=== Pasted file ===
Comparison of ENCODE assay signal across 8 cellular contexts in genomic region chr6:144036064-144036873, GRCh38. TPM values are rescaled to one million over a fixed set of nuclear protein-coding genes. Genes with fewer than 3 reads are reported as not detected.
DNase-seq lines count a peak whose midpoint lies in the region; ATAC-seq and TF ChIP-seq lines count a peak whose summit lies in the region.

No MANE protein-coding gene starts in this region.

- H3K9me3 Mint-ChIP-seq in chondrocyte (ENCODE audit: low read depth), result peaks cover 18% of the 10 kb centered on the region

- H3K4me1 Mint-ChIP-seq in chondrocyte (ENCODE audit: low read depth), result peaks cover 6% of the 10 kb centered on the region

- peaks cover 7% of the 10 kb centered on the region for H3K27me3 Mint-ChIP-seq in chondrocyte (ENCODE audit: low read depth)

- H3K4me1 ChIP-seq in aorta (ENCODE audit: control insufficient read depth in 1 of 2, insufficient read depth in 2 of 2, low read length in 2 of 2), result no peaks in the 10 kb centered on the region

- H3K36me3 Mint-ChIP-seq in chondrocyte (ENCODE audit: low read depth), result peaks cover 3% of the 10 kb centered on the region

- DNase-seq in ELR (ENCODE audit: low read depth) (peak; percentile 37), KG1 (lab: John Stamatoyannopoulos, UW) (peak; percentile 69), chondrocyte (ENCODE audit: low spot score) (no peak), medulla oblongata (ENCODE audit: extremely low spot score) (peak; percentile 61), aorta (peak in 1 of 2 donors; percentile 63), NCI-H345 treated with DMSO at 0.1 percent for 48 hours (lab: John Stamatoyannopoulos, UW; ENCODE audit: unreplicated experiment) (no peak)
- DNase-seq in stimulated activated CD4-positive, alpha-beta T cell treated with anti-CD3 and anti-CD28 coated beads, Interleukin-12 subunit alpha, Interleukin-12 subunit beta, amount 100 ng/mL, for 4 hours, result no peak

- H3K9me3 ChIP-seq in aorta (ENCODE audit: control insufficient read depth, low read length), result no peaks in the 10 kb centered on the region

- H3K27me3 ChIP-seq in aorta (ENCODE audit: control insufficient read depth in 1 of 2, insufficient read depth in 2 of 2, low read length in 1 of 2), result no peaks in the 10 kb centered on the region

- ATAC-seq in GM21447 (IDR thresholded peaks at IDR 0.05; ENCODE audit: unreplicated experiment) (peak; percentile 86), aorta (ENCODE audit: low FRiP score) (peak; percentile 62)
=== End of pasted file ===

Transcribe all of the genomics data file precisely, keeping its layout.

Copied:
Comparison of ENCODE assay signal across 8 cellular contexts in genomic region chr6:144036064-144036873, GRCh38. TPM values are rescaled to one million over a fixed set of nuclear protein-coding genes. Genes with fewer than 3 reads are reported as not detected.
DNase-seq lines count a peak whose midpoint lies in the region; ATAC-seq and TF ChIP-seq lines count a peak whose summit lies in the region.

No MANE protein-coding gene starts in this region.

- H3K9me3 Mint-ChIP-seq in chondrocyte (ENCODE audit: low read depth), result peaks cover 18% of the 10 kb centered on the region

- H3K4me1 Mint-ChIP-seq in chondrocyte (ENCODE audit: low read depth), result peaks cover 6% of the 10 kb centered on the region

- peaks cover 7% of the 10 kb centered on the region for H3K27me3 Mint-ChIP-seq in chondrocyte (ENCODE audit: low read depth)

- H3K4me1 ChIP-seq in aorta (ENCODE audit: control insufficient read depth in 1 of 2, insufficient read depth in 2 of 2, low read length in 2 of 2), result no peaks in the 10 kb centered on the region

- H3K36me3 Mint-ChIP-seq in chondrocyte (ENCODE audit: low read depth), result peaks cover 3% of the 10 kb centered on the region

- DNase-seq in ELR (ENCODE audit: low read depth) (peak; percentile 37), KG1 (lab: John Stamatoyannopoulos, UW) (peak; percentile 69), chondrocyte (ENCODE audit: low spot score) (no peak), medulla oblongata (ENCODE audit: extremely low spot score) (peak; percentile 61), aorta (peak in 1 of 2 donors; percentile 63), NCI-H345 treated with DMSO at 0.1 percent for 48 hours (lab: John Stamatoyannopoulos, UW; ENCODE audit: unreplicated experiment) (no peak)
- DNase-seq in stimulated activated CD4-positive, alpha-beta T cell treated with anti-CD3 and anti-CD28 coated beads, Interleukin-12 subunit alpha, Interleukin-12 subunit beta, amount 100 ng/mL, for 4 hours, result no peak

- H3K9me3 ChIP-seq in aorta (ENCODE audit: control insufficient read depth, low read length), result no peaks in the 10 kb centered on the region

- H3K27me3 ChIP-seq in aorta (ENCODE audit: control insufficient read depth in 1 of 2, insufficient read depth in 2 of 2, low read length in 1 of 2), result no peaks in the 10 kb centered on the region

- ATAC-seq in GM21447 (IDR thresholded peaks at IDR 0.05; ENCODE audit: unreplicated experiment) (peak; percentile 86), aorta (ENCODE audit: low FRiP score) (peak; percentile 62)